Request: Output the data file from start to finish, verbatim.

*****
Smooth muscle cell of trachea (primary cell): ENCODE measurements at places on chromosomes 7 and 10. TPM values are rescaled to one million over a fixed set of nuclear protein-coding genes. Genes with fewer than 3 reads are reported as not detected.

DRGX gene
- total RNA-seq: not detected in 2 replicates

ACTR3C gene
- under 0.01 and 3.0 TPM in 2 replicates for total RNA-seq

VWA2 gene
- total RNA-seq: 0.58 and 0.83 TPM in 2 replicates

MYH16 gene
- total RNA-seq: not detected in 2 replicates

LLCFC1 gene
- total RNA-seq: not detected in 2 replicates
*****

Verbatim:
Smooth muscle cell of trachea (primary cell): ENCODE measurements at places on chromosomes 7 and 10. TPM values are rescaled to one million over a fixed set of nuclear protein-coding genes. Genes with fewer than 3 reads are reported as not detected.

DRGX gene
- total RNA-seq: not detected in 2 replicates

ACTR3C gene
- under 0.01 and 3.0 TPM in 2 replicates for total RNA-seq

VWA2 gene
- total RNA-seq: 0.58 and 0.83 TPM in 2 replicates

MYH16 gene
- total RNA-seq: not detected in 2 replicates

LLCFC1 gene
- total RNA-seq: not detected in 2 replicates